As firmly as IBM ruled mainframe computing and Microsoft the personal computer age for many years, so currently Google today rules the Internet. Originally nicknamed “BackRub” in 1998 by Stanford University buddies, Serge Brin and Larry Page, Google has not only become one of the most admired companies of the modern day but has found itself into our every day language, with the verb Ã¢â‚¬Å“googleÃ¢â‚¬Â being added to the Oxford dictionary in 2006.
The stock price rocketed after its initial public offering price of $85 dollars in August of 2004 to over $720 in November 2007. At that time only Exxon Mobil Corp., General Electric Co., Microsoft Corp. and AT&T Inc. had a higher market capitalization among U.S. companies. Today at around $470, nearly 40% from its high, Google still commands a market capitalization of over $110 billion and continues to battle with giants such as News Corp. and Microsoft.
Google, with its network composed of hundreds of thousands of servers, Google’s system never ages. When its individual pieces die, engineers just pluck them out and replace them with new, faster boxes. This means the Ã¢â‚¬Å“Google cloudÃ¢â‚¬Â regenerates as it grows, almost like a living organism.
At the same time Google at some accounts has become the gatekeeper of all information. Google also advises us that Ã¢â‚¬Å“real estateÃ¢â‚¬Â is the most searched category on the Web – with the 2000-05 housing boom and the subsequent sub-prime and foreclosure catastrophe, this is maybe not that all surprising. But let’s look beyond that for a second.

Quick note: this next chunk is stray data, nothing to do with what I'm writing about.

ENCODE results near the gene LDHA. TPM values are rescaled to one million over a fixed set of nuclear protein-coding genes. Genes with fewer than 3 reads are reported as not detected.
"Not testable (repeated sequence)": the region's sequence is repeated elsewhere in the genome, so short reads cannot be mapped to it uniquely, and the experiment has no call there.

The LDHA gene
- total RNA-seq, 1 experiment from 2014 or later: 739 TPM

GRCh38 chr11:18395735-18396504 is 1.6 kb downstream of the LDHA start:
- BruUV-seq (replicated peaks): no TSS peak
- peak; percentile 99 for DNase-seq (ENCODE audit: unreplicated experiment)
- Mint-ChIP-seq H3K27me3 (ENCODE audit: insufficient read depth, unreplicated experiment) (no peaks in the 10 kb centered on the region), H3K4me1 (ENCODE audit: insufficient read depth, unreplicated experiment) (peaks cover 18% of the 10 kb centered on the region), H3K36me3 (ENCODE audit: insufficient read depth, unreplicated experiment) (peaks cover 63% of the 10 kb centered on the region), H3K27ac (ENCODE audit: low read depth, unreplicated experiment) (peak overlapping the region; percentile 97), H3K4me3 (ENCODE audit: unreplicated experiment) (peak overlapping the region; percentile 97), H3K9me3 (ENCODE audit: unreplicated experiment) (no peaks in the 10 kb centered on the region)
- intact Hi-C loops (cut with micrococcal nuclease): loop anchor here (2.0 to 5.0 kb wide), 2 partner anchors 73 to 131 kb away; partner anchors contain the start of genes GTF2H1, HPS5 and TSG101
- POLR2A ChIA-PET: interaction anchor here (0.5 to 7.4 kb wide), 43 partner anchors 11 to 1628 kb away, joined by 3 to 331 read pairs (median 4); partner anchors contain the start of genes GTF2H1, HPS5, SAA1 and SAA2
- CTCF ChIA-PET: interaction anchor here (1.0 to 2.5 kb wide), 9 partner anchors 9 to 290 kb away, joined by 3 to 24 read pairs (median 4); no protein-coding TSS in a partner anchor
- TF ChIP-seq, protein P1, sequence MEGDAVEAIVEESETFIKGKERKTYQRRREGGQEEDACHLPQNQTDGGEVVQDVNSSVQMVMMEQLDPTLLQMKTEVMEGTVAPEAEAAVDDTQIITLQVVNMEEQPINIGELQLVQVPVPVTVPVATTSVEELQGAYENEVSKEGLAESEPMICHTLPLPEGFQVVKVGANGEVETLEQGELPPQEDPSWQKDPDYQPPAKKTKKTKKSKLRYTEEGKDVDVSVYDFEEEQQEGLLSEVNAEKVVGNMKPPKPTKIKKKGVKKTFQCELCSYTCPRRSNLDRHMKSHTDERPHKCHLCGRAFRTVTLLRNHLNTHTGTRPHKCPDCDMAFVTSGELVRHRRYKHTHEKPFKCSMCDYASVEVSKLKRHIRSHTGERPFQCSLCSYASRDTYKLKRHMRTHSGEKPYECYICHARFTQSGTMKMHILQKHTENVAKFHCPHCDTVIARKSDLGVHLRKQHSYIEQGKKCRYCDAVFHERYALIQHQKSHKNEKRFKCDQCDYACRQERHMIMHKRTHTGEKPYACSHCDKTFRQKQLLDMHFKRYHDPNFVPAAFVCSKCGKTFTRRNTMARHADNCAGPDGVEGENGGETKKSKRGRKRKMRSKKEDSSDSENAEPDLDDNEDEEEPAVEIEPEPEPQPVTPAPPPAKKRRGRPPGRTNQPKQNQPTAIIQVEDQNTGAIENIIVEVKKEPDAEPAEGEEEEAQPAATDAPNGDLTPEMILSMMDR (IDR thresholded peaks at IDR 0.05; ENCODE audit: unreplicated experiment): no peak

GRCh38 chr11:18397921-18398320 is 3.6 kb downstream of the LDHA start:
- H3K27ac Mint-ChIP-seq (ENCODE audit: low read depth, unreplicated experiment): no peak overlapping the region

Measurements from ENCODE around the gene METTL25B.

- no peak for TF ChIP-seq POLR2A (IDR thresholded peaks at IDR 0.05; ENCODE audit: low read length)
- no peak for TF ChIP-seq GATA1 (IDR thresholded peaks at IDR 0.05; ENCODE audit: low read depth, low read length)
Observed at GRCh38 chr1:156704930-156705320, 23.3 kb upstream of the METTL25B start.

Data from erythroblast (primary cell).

With some 141 million individually identified pieces of property in the U.S., real estate is at the very center of the American way of life Ã¢â‚¬â€œ whether living, working, sport or entertainment. As Google conducts more real estate searches it aggregates more real estate information. Potentially with each new property search, each new listing added to its Ã¢â‚¬Å“deep searchÃ¢â‚¬Â database, each virtual street tour completed, each foreclosure filed, and so on Google gains more knowledge of the real estate industry.
It actually is becoming increasingly harder to wrap your mind around just what exactly Google is Ã¢â‚¬â€œ and more importantly what it may become.
Could Google become the best advertising vehicle of all time to find and to market a house for sale?
And if it does, could that reduce the need for various traditional real estate brokerage services?
And if yes, to what extent and in what way, could Google influence the fundamental re-engineering of one of the oldest sales professions?
What are your thoughts?